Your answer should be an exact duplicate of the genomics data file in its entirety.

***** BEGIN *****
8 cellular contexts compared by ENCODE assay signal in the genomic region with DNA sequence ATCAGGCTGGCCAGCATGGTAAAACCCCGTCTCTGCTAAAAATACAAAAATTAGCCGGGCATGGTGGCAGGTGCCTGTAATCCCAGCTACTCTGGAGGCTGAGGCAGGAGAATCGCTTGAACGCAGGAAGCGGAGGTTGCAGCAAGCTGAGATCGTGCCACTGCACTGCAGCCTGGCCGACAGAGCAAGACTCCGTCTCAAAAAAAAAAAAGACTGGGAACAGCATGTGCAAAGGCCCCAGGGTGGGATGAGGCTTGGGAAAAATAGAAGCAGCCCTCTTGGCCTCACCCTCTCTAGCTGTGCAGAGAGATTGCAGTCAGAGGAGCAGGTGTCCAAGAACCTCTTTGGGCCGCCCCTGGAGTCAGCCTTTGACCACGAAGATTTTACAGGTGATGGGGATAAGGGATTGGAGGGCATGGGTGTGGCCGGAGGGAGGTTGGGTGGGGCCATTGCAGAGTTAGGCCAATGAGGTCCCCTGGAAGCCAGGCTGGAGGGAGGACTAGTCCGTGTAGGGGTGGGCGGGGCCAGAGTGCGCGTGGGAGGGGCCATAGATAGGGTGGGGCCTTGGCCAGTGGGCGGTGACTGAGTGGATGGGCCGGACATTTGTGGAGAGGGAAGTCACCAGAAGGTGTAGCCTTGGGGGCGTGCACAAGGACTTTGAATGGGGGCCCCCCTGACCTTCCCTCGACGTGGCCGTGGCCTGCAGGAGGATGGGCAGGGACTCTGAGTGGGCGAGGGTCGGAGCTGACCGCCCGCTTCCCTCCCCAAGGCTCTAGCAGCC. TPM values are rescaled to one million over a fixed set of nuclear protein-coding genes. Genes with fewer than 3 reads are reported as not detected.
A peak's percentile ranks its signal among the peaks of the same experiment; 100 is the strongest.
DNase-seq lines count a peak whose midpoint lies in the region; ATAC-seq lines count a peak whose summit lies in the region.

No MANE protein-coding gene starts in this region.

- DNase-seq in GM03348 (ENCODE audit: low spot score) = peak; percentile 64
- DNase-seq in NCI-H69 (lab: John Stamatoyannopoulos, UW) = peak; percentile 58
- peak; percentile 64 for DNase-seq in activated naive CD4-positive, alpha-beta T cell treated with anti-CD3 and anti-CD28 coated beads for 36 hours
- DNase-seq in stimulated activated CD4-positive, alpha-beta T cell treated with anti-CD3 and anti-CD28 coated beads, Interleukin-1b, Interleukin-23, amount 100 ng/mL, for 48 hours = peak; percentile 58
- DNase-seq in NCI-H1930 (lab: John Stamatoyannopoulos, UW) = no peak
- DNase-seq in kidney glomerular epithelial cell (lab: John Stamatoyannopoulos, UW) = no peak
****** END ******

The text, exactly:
8 cellular contexts compared by ENCODE assay signal in the genomic region with DNA sequence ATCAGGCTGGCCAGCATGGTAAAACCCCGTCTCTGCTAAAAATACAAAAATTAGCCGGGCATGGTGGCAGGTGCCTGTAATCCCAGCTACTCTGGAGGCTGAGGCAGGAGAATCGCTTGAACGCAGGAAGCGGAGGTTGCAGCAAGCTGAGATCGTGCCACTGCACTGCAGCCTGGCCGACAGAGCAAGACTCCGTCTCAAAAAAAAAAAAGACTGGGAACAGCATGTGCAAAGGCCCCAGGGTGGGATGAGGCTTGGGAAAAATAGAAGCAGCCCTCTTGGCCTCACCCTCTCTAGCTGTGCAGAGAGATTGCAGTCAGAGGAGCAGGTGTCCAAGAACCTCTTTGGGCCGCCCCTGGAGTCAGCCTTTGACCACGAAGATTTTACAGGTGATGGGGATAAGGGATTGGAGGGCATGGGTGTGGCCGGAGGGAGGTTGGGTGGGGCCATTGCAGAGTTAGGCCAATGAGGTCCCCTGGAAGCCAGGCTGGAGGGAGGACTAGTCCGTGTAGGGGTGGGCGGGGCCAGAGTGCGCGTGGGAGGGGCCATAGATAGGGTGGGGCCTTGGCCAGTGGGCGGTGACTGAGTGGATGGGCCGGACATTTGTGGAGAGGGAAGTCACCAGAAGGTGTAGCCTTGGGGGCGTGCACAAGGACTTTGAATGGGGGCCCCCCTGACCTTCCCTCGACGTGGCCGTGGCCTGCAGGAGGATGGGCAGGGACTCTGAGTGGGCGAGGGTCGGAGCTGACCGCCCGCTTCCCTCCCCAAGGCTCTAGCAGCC. TPM values are rescaled to one million over a fixed set of nuclear protein-coding genes. Genes with fewer than 3 reads are reported as not detected.
A peak's percentile ranks its signal among the peaks of the same experiment; 100 is the strongest.
DNase-seq lines count a peak whose midpoint lies in the region; ATAC-seq lines count a peak whose summit lies in the region.

No MANE protein-coding gene starts in this region.

- DNase-seq in GM03348 (ENCODE audit: low spot score) = peak; percentile 64
- DNase-seq in NCI-H69 (lab: John Stamatoyannopoulos, UW) = peak; percentile 58
- peak; percentile 64 for DNase-seq in activated naive CD4-positive, alpha-beta T cell treated with anti-CD3 and anti-CD28 coated beads for 36 hours
- DNase-seq in stimulated activated CD4-positive, alpha-beta T cell treated with anti-CD3 and anti-CD28 coated beads, Interleukin-1b, Interleukin-23, amount 100 ng/mL, for 48 hours = peak; percentile 58
- DNase-seq in NCI-H1930 (lab: John Stamatoyannopoulos, UW) = no peak
- DNase-seq in kidney glomerular epithelial cell (lab: John Stamatoyannopoulos, UW) = no peak